Laurieston's displaced people
The concept of community revolves around people. People inherently need connections and interactions with other people to maintain psychosocial wellbeing. Anywhere in the world, people joined by a shared language, culture or other characteristic create a place which can be a prosperous and secure home for not only their lives, but their future generations. This means not catering to one person or just a few, but slowly developing cities, towns and villages that will encapsulate the ethos of the many. The process of ‘home-making’ serves to draw the people even closer together, as they begin to be connected by a place.
All architecture includes some amount of placemaking and should be part of a larger community. Architecture itself can use design to either make or break a sense of community. Whether private or public, urban or rural, every building represents a part of a community - a few people that represent their society. And as with the people, they connect to each other through facades, streets, interiors and many more features. As the community develops, its architecture begins to represent its people, becoming a symbol and a point of pride. This form of design is one that universal affects all people and therefore has the power to create communities, to support people and to herald the future.
Community means connection, and architecture can support or defeat these fundamental relationships.
The following pages define the concepts that drove design development
This study bay was designed in response to the need for smaller spaces for personal education.
Interior View of the Study Bay
This perspective sketch of the Study Bay shows how the desk, shelf and bench work together with the window. The bookshelf defines the boundaries of the space as well as providing personal storate and a notice board. Another shelf is integrated with the desk and the bench includes a pull out desk for a variety of work spaces.
Interior Elevation of 3 Study Bays
This interior elevation shows 3 Study Bays ranging along a mezzanine. It shows the relationship between these spaces as well as the larger building. The large windows frame the space while the desk forms and interlocking partition to divide but not entirely seperate the spaces. The bay accomodates several ways to work, including a formal desk, a bookshelf and a bench.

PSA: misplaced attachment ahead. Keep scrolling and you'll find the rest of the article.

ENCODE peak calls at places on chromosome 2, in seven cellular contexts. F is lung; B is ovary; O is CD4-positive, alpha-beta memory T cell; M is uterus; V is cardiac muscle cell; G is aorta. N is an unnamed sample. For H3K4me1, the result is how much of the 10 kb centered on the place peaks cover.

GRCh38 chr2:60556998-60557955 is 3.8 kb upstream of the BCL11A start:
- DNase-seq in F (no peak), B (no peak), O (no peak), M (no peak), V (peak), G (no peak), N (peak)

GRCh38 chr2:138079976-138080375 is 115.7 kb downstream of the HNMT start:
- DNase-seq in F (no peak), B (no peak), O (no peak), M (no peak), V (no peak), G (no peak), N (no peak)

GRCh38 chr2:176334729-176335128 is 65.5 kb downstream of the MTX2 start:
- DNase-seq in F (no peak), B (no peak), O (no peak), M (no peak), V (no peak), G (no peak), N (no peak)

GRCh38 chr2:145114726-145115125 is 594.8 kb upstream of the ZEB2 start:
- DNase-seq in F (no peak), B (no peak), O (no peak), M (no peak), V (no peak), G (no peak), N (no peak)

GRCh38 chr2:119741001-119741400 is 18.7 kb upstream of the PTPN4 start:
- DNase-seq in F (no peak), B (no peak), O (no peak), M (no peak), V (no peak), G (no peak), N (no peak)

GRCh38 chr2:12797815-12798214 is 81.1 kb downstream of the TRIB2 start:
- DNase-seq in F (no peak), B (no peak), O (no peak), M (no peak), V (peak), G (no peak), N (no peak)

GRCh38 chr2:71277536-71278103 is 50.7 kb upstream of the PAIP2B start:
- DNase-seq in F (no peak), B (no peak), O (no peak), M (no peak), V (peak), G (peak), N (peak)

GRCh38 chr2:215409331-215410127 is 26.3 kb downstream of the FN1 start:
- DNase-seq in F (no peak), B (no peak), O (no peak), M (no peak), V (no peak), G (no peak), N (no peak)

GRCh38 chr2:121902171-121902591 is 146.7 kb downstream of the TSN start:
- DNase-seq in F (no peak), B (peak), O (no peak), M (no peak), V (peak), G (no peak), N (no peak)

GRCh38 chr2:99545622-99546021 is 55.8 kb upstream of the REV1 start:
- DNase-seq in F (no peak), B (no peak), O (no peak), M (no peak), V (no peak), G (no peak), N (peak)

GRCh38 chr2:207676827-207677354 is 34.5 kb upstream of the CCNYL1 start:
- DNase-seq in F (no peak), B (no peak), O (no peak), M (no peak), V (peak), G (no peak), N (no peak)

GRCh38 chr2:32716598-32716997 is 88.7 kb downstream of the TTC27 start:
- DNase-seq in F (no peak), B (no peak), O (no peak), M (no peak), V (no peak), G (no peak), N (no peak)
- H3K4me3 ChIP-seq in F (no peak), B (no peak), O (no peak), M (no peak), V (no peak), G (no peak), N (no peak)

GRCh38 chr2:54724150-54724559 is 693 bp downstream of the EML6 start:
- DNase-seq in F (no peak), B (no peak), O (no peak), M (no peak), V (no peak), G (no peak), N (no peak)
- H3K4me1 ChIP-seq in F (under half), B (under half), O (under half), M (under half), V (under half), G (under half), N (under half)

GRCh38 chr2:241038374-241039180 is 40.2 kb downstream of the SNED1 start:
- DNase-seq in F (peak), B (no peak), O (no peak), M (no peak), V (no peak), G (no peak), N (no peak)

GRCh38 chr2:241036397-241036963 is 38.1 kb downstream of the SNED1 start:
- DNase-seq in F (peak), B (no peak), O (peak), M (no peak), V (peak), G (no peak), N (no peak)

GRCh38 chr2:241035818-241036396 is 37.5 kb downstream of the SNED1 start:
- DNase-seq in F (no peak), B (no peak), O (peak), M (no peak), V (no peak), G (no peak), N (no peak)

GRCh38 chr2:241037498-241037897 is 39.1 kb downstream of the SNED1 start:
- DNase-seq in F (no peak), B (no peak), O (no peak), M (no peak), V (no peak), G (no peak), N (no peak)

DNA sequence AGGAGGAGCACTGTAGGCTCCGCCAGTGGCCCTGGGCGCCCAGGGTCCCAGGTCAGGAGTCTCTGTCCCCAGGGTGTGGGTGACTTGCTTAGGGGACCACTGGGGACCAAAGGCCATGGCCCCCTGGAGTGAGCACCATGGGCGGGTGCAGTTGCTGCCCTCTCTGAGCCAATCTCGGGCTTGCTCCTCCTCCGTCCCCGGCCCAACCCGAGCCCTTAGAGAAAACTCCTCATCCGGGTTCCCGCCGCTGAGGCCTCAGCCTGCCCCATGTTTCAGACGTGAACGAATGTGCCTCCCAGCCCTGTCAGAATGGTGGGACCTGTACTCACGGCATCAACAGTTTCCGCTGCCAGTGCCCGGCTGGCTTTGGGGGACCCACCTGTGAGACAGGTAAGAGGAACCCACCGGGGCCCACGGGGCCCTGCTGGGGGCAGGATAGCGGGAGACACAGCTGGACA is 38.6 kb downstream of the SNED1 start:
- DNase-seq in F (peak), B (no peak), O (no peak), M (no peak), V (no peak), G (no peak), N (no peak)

Section of 1 Study Bay and Balcony
This Section cuts through one study bay and the mezzanine. It defines the deep embrasure created by the window which the bench fits into. The partition offers privacy without completely enclosing the user; using sheer fabric and spaced wooden elements. The shelf, defines the entrance to the space while providing a number for easy navigation. Finally, the large lighting element also provides a sound buffer.
Exterior View of the Laurieston Education Hub from the Tram Station
This exterior renders depicts the station and entrance as seen from the bridge. It shows the stations seamless indoor outdoor relationship with the block. The paving steps up to allow visitors to easily exit the tram. It then steps down to the landscaping beyond.
Exterior View of the Laurieston Education Hub along Gorbals Street
This exterior render shows the Hub from the landscaping. It depicts the change in scale as the blocks rise off the ground, as well as its exterior staircase which allows visitors to 'climb' the building.
Exterior View of the Laurieston Education Hub along Cleland Street
This view shows the new 'street' created underneath the building. The commercial spaces have street level service counters here to interact with the wider public. In the back light cannons drive sunlight underneath the building.
Interior View of the Entrance along the Study Bays
This view shows the entrance as seen from the mezzanine. The entrance is centered along the main space creating a double height space which draws visitors in. the casselated beams are exposed to create the illusion of strong enclosure, while the brick detailing creates a human scale haptic environment along the walls.
Interior View of the Reception
This is the administrative reception as you enter the primary space from the station. A lightweight staircase wraps around a simple reception space across from the administrative office. This semi private block is open to the public and visitors and the receotion provides the first point of contact within the building,
Interior View of the Study Bay
This view depicts the 'Study Bay' a custom piece designed to create a semi isolated space to study or work. It maintains a relationship with adjoing bays and centers around a large window with a shallow embrasure.
Interior View of the Co-Working Space
The co-working spaces is large open space designed for hot-desking as 'offices' become more flexible. It is a more public with its own elevator. The block also incudes more private spaces in the mezzanine above and meeting rooms. It opens onto two outdoor terraces and directly connects to the cafe block below.
Interior View of the Mezzanine along the Study Bays
This view shows the other opposite double height informal study space as seen along the study bays. These bays are acoustically protected by the wooden louvres and the cieling is lower to create a more private , quiet space.
Interior View of the Youth Club
The Youth Club is a dedicated space in the Hub for teenagers to gather and use independently. This room adjoins two auxilliary spaces for study and counselling.